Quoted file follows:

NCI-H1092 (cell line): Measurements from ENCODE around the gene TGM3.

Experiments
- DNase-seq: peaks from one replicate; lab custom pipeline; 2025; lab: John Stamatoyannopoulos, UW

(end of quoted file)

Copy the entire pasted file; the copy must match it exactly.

NCI-H1092 (cell line): Measurements from ENCODE around the gene TGM3.

Experiments
- DNase-seq: peaks from one replicate; lab custom pipeline; 2025; lab: John Stamatoyannopoulos, UW